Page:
The Tactical Traveler



This week: A 60-day strike countdown at United; how AirTran drives down fares in Delta territory; LAX restores curbside service; 11 planes were off course or out of touch on 9/11; airlines continue to shuffle schedules; and much more.

COUNTER INTELLIGENCE: Set Your United Strike Clock to 60 Days
A federally mandated 30-day "cooling off" period between United and its mechanics ends on Friday, December 21, and then mechanics will be legally free to strike. But don't panic--at least not yet. The White House has already stated it will step in Friday and delay a strike for 60 days by creating a Presidential Emergency Board. But since United and the mechanics are not talking, and don't seem close to agreement on a wide range of contract issues, chances for a strike come February 21 seem fairly good. At that point, only an act of Congress could avert a strike if the two sides have not struck a deal. So, set your 60-day clock and keep February 21 in mind as you plan your travel for the first quarter of 2002.

ALTERNATE ITINERARY: What Happens When Fares Drop by 89 Percent
The next time some wise guy peddling the conventional wisdom tells you that alternate carriers aren't changing the face of air travel, point them in the direction of Gary Topping. Founder of, which rents extraordinary villas, apartments and country homes in Italy, Topping is a frequent flyer between Atlanta and Pensacola, Florida. He was also a prisoner of Delta, until recently the sole carrier on that 272-mile route. "But I took my first flight on AirTran, which has just started Atlanta-Pensacola service," Topping told me last week. "The check-in staff was professional, complete with smiles and greetings. The aircraft was clean and on-time. The in-flight crew was glad to see the passengers and they even threw in free drinks on the return flight." What did it cost? "My Atlanta-Pensacola fare on AirTran was $101 roundtrip," says Topping. "It used to cost me $946 on Delta."

CONNECTIONS: Airport News You Need to Know
More than three months after the incidents of September 11, Los Angeles International has finally reopened all the roads in front of the airport terminals. Curbside passenger drop-off and pick-up has ow resumed, but vehicles entering the central terminal area are still subject to search. The temporary passenger drop-off facility opened after September 11 has been closed. US Airways has opened a new club at Raleigh-Durham. The 3,300-square-foot facility is located across from Gate 21, just inside the security checkpoint. Hertz is now offering chauffeured Lincoln Town Car service in 110 cities in North America. The airport-to-city or point-to-point service is available through an arrangement with Carey International. ... LanChile has opened a lavish VIP lounge at Santiago International. The facility has 12 workstations equipped with personal computers, meeting rooms and shower rooms. The lounge is named after Chilean poet Pablo Neruda.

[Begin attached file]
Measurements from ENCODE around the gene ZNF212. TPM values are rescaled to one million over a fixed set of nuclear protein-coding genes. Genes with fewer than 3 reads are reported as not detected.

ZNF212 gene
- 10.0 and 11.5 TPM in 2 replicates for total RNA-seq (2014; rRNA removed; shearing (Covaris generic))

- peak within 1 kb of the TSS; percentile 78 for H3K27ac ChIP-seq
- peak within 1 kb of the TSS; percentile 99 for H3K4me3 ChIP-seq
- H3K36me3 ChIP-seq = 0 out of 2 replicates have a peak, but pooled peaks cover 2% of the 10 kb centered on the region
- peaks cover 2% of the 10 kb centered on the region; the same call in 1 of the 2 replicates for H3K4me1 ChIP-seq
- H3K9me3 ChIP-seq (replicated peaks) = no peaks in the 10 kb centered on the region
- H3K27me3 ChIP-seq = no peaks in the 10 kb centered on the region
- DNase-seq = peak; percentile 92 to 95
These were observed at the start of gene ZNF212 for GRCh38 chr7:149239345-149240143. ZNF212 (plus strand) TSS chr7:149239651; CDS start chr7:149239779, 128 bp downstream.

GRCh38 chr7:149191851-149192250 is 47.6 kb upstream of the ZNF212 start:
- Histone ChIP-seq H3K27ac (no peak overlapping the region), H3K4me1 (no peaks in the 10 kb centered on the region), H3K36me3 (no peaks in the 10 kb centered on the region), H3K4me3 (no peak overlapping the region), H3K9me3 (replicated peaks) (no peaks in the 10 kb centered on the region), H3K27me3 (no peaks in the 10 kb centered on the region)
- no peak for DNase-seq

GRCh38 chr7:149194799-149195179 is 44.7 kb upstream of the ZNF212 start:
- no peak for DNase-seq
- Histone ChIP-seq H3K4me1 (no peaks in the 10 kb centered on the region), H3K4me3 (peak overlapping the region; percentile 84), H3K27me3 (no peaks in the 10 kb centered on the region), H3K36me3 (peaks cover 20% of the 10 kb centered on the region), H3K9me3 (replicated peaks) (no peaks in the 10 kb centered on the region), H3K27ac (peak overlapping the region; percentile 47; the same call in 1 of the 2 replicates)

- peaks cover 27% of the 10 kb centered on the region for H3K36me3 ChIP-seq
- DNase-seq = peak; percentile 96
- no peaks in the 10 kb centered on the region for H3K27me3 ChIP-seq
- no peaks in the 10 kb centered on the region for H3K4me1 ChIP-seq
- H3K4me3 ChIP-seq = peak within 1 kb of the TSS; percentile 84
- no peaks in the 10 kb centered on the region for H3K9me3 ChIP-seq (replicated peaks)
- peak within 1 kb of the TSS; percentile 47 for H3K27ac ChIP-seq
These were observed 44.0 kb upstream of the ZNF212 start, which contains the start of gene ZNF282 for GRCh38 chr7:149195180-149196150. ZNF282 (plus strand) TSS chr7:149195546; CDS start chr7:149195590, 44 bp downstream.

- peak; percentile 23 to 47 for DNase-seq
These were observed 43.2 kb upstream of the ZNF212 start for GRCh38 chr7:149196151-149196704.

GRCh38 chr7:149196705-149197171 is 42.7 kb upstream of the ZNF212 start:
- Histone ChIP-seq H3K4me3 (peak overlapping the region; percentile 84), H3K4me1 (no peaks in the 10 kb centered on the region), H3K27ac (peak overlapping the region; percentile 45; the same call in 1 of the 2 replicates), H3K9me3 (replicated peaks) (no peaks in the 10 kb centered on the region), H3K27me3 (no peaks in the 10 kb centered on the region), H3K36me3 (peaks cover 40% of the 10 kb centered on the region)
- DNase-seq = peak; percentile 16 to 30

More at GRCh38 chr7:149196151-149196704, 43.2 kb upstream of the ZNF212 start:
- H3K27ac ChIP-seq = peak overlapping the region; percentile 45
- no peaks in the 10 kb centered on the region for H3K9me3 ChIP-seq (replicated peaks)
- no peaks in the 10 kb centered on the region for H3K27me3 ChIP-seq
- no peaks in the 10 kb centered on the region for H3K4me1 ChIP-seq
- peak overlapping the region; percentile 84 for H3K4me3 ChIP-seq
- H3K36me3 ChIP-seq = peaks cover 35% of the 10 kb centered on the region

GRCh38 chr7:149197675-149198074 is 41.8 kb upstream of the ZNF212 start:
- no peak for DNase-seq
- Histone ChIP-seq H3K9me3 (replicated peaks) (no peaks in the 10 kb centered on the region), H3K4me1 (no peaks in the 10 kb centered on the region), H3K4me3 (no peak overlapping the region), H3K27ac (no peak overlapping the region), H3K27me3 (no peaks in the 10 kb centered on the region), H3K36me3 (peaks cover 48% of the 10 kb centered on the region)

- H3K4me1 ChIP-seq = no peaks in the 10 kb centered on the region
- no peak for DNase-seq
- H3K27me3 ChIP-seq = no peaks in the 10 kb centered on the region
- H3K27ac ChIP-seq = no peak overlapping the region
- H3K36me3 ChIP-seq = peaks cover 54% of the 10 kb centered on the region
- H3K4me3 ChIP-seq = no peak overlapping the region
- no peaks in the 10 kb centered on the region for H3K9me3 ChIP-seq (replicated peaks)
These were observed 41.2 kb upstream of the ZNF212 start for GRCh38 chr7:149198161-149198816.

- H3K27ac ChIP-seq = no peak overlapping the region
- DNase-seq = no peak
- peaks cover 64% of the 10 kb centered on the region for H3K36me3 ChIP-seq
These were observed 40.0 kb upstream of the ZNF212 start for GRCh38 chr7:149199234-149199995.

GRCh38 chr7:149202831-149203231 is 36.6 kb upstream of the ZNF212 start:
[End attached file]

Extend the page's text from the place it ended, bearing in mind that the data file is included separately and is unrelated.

CYBERTRAVELER: The Way We Traveled
James Likeks, a Minnesota journalist and connoisseur of American pop culture, has just published a hilarious new book called The Gallery of Regrettable Food. It lampoons some of the less-appealing recipes from old cookbooks and advertising promotions. His charming Website, is much more appetizing. It features a whimsically illustrated section on the American motel and contains a hundred or so postcards from the era before chain brands owned the highway. His "Good Eats" section has 1950s and 1960s restaurant photos. This, fellow flyers, is how we once traveled!

EXECUTIVE SUMMARY: Why the Skies Were Closed on September 11
Eleven commercial airliners were off course or out of communication in the minutes after the attacks on the World Trade Center. That is what led to the unprecedented shutdown of the nation's airspace on September 11, according to a report in this week's edition of Aviation Week & Space Technology magazine. After the second of two hijacked planes smashed into New York's Twin Towers at 9:03 a.m., federal air-traffic officials asked for an update on nationwide conditions. Eleven planes were reported off course or out of touch, prompting government officials to close the skies at 9:26 a.m. "We just thought, OK, enough is enough, let's keep [all other planes] on the ground and see what we've got," the magazine was told by Linda Schussler, manager of tactical operations at the Federal Aviation Administration's air-traffic control center in Herndon, Virginia. Two of the 11 missing aircraft were subsequently identified as American Flight 77, which flew into the Pentagon at 9:41 a.m., and United Flight 93, which crashed in Pennsylvania at 10:10 a.m. The magazine says the Federal Aviation Administration has refused to provide further information on the other nine flights.

ON THE FLY: You Can't Tell The Schedules Without a Scorecard
The airlines continue to shuffle services and flights with dizzying speed. US Airways hasn't confirmed it, but their schedules show the airline will eliminate Philadelphia-Brussels service on February 1. Qantas will restore its three weekly New York/Kennedy-Sydney flights on February 17. The service, which operates via Los Angeles, was dropped in the days immediately after September 11. Buzz, KLM's low-fare European carrier, is adding nine new routes between its London/Stansted hub and France on March 31. Continental will restore daily nonstop flights between its Cleveland hub and London/Gatwick on April 15.

This column originally appeared at

Copyright 1993-2004 by Joe Brancatelli. All rights reserved.